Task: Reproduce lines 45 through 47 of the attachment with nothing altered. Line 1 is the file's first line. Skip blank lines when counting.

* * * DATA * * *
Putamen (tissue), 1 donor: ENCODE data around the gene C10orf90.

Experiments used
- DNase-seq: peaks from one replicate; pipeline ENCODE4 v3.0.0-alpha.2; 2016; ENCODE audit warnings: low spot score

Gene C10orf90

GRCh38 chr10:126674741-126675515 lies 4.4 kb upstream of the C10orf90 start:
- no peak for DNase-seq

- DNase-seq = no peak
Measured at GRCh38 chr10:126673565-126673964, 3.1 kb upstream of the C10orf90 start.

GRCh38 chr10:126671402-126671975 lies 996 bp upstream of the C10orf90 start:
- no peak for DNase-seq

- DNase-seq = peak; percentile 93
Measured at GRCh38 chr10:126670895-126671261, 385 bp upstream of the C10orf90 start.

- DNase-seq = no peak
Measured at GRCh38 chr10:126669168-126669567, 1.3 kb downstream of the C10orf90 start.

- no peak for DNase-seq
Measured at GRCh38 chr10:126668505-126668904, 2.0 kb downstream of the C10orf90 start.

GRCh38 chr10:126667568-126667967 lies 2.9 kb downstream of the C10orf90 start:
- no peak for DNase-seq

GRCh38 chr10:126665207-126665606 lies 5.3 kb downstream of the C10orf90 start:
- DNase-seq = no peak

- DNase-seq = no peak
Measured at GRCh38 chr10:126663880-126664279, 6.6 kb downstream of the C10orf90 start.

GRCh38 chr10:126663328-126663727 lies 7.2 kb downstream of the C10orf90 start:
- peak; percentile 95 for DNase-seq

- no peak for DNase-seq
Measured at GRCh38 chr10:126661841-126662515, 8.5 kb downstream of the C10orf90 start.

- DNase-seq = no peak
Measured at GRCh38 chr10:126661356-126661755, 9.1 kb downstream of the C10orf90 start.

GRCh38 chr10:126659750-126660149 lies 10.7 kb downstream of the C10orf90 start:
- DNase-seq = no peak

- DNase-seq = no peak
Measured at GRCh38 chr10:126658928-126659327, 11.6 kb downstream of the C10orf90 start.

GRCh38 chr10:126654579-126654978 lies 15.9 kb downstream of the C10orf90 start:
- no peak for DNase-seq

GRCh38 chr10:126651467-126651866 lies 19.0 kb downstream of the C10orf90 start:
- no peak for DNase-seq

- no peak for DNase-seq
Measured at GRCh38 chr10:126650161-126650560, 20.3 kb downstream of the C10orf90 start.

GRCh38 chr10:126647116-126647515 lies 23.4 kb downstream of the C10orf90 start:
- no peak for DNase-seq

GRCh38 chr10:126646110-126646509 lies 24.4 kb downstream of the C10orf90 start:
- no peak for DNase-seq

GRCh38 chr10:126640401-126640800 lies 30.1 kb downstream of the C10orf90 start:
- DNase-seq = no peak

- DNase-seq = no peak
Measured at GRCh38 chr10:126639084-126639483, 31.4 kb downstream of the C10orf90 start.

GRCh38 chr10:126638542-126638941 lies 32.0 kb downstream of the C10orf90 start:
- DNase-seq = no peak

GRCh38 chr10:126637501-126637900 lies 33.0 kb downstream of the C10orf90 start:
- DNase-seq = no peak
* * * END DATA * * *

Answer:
- DNase-seq = no peak
Measured at GRCh38 chr10:126639084-126639483, 31.4 kb downstream of the C10orf90 start.

GRCh38 chr10:126638542-126638941 lies 32.0 kb downstream of the C10orf90 start: